On greed, let me repeat: If unusually many airplanes crash during a given week, do you blame gravity? No. Greed, like gravity, is a constant. It can’t explain why the number of crashes is higher than usual. And let me add: This isn’t a morality play. What we’re seeing are the consequences of monetary-policy distortions of interest rates and regulatory distortions of incentives, amplified in some degree by private imprudence, not the consequences of blackheartedness.On Paul Krugman’s take on the possible rescue plan
Over the entire history of human finance, the underlying premise of all credit transactions -- loans, mortgages, and all debt instrument -- has been the borrower's ability to repay.The Underlying Basis of Finance & Credit
From 1 million B.C. up until the present, repayment ability was the dominant factor.
That may sound simple, but it becomes even more stark when viewed over a time line.
<-1 million B.C. --------------------------- 2002-07 ---2008->
Except for that 5 year period, the entire history of human finance was rather reasonable about the basis for making loans in general, and extending mortgage loans in particular.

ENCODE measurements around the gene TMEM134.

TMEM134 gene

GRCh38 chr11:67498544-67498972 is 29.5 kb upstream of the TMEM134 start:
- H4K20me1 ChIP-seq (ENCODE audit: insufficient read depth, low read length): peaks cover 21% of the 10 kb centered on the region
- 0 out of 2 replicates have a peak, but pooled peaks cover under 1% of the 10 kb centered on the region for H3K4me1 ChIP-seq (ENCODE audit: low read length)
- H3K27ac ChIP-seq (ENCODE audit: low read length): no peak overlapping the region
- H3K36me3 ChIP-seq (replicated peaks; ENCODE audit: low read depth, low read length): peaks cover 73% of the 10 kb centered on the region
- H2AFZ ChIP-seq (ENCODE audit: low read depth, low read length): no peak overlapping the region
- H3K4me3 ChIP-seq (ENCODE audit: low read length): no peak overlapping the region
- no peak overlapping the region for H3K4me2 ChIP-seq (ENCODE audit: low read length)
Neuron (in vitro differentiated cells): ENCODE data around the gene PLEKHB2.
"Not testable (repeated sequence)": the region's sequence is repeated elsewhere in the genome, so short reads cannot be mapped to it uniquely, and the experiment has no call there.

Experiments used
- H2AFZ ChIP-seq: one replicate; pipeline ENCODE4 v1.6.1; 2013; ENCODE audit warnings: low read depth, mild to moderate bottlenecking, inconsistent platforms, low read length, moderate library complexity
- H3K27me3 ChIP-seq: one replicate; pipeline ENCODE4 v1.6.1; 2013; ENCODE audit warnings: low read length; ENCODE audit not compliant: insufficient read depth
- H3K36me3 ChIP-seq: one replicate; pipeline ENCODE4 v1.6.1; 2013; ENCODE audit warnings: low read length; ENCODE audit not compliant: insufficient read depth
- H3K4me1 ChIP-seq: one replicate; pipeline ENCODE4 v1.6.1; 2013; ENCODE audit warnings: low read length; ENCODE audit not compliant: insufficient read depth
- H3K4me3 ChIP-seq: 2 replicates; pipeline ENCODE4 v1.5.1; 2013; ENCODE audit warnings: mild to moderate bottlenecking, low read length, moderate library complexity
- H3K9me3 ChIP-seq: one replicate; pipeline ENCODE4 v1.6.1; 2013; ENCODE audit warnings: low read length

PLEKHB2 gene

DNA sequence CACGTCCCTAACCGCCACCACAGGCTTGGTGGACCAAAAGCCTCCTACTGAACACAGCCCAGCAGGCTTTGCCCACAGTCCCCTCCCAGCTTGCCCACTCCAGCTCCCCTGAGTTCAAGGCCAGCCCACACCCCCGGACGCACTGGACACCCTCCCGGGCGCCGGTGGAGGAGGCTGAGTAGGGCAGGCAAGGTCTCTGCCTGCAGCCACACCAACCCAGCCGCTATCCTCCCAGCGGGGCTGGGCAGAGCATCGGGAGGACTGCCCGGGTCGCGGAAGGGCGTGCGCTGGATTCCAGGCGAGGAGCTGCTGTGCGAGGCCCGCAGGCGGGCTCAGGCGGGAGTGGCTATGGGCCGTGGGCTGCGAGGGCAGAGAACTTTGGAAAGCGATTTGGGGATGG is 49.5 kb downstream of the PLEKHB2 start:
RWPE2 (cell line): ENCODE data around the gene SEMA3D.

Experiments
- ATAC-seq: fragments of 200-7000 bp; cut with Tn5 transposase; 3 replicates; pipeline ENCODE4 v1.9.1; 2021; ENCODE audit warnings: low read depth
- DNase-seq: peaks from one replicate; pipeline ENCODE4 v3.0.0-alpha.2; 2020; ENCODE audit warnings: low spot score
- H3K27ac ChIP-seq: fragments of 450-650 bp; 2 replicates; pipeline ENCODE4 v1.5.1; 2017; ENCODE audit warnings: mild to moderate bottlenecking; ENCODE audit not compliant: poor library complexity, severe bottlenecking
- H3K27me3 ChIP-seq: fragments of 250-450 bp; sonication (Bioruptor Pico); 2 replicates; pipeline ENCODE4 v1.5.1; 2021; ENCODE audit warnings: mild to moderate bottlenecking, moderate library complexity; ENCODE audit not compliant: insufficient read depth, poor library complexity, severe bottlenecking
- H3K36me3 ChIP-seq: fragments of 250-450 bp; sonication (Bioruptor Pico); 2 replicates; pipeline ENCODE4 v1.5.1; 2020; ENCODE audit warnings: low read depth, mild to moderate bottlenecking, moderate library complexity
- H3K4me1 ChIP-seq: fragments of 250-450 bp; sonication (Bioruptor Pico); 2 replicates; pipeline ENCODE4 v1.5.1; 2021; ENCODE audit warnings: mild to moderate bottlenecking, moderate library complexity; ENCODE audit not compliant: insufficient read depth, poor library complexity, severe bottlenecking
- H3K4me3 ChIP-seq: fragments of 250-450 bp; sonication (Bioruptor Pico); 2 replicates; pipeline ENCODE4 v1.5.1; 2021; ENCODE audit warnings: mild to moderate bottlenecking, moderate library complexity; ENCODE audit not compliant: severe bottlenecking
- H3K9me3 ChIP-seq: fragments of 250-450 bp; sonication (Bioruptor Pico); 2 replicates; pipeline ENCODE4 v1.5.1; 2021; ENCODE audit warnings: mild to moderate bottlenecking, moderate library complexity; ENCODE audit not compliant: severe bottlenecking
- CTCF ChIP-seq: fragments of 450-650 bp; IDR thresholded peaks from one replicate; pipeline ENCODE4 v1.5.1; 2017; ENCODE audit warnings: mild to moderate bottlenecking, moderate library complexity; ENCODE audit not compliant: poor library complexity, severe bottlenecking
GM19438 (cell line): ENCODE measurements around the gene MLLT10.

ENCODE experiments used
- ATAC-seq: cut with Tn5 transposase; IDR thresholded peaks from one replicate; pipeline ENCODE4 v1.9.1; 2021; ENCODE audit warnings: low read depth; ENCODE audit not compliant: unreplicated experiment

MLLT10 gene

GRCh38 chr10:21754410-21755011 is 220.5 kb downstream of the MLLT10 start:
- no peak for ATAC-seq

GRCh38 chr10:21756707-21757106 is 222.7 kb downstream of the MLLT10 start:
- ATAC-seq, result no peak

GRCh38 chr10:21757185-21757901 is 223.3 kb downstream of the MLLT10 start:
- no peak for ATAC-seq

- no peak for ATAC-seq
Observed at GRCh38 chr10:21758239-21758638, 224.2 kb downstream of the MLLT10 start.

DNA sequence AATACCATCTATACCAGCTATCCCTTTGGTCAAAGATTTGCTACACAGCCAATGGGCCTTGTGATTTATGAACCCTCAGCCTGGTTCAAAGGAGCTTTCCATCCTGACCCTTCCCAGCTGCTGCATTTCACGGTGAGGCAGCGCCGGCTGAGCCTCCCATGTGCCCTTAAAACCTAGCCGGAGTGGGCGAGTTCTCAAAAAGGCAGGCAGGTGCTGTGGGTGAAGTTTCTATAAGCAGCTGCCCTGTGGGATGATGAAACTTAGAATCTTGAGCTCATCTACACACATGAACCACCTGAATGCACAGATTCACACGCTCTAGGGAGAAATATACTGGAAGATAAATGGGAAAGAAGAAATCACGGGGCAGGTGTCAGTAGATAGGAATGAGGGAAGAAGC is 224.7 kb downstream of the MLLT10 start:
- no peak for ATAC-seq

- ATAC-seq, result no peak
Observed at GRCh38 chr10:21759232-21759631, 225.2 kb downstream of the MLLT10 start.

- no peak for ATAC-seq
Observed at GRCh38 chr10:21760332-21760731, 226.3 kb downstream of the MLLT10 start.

"If a chemical system at equilibrium experiences a change in concentration, temperature, volume, or total pressure, then the equilibrium shifts to partially counter-act the imposed change." (Le Chatelier's principle, also called the Le Chatelier-Braun principle)
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The law of unintended consequences is what happens when a simple system tries to regulate a complex system. The political system is simple, it operates with limited information (rational ignorance), short time horizons, low feedback, and poor and misaligned incentives. Society in contrast is a complex, evolving, high-feedback, incentive-driven system. When a simple system tries to regulate a complex system you often get unintended consequences."The Law of Unintended Consequences", Alex Tabarrok
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Given the potential chaos that would have resulted from Bear Stearns filing for bankruptcy, the Fed had little choice but to engineer a rescue. In doing so, the Fed argued that the rescue was a rare, perhaps once-in-a-generation, event.
When Bear was rescued, the Fed created a new lending facility to help provide bridge financing to other investment banks.
Against this backdrop, if the government had rescued Lehman, it would have repudiated the claim that the Bear rescue was extraordinary; it would have also conceded that in the six months since Bear failed, neither the new facility that it set up nor the other steps to make markets more robust were reliable. Essentially, the Fed and the Treasury would have been admitting that they had lied or were incompetent in stabilizing the financial system — or both.
The F.A.Q.’s of Lehman and A.I.G.
By Douglas W. Diamond and Anil K. Kashyap